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N.Y. Pers. Prop. Law § 85(1)(a) provides that there must be some note or memorandum in writing signed by the party to be charged or his agent in that behalf, sufficient to indicate that a contract to sell or a sale has been made between the parties and showing the quantity of goods sold or contracted to be sold.
The buyer seeks specific performance of an alleged contract calling for delivery by the seller of all Swiss coins owned by seller upon the payment of $50,000 by the buyer.
The seller alternatively asserts that (1) the minds of the parties never met on the subject matter of the alleged agreement and no contract was thus entered into by the parties; and (2) even if an oral contract existed, its enforcement is barred by the applicable Statute of Frauds.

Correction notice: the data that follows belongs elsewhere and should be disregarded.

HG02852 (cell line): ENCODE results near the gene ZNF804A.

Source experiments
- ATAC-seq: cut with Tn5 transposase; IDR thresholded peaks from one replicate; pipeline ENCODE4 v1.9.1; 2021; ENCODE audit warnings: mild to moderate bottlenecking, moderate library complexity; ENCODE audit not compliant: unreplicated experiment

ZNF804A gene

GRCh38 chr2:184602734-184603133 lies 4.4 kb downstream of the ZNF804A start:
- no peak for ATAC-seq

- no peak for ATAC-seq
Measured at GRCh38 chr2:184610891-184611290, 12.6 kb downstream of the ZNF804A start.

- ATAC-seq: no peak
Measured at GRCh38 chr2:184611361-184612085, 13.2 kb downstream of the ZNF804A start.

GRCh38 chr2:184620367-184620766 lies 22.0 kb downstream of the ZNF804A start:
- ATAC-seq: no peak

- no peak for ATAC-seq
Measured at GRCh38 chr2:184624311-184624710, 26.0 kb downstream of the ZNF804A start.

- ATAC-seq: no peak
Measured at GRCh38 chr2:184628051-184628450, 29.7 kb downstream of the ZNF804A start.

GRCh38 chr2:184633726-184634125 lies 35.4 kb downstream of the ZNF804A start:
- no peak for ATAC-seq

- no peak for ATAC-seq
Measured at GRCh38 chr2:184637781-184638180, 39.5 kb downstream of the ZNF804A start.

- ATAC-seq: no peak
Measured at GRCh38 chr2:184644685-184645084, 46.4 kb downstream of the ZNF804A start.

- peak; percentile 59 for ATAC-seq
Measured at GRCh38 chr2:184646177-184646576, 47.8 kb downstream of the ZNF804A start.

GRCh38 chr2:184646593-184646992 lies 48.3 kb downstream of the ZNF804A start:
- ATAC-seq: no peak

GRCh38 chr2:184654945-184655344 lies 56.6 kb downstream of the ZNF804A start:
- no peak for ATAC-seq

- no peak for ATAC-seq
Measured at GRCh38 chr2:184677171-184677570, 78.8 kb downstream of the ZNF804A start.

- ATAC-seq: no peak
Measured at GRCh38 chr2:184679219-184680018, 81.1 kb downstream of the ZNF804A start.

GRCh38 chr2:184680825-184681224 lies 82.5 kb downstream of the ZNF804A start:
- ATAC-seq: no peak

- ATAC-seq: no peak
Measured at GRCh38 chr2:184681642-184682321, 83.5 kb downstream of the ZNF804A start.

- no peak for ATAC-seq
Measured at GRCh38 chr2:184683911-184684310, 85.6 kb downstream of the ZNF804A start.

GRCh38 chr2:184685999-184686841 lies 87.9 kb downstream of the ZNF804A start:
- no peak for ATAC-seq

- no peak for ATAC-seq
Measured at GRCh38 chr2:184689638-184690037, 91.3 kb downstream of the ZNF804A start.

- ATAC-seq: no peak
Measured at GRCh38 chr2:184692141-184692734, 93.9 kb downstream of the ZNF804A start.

Was there sufficient memorandum signed by the seller or her authorized agent to satisfy the applicable Statute of Frauds?
The court found for the seller, holding that the minds of the parties never met on the subject matter of the alleged contract, as each side conceived of the contents of the "Swiss coin collection" differently, and neither side had reason to know that the description might bear a different meaning to the other party than that which he/she attached to it and, consequently, neither knew of the ambiguity inherent in the description. The court also held that the writing failed to sufficiently indicate that a contract to sell or a sale had been made. The court further held that the buyer failed to sustain his burden of proof by establishing by a fair preponderance of credible evidence that there was a meeting of the minds on a contract of sale.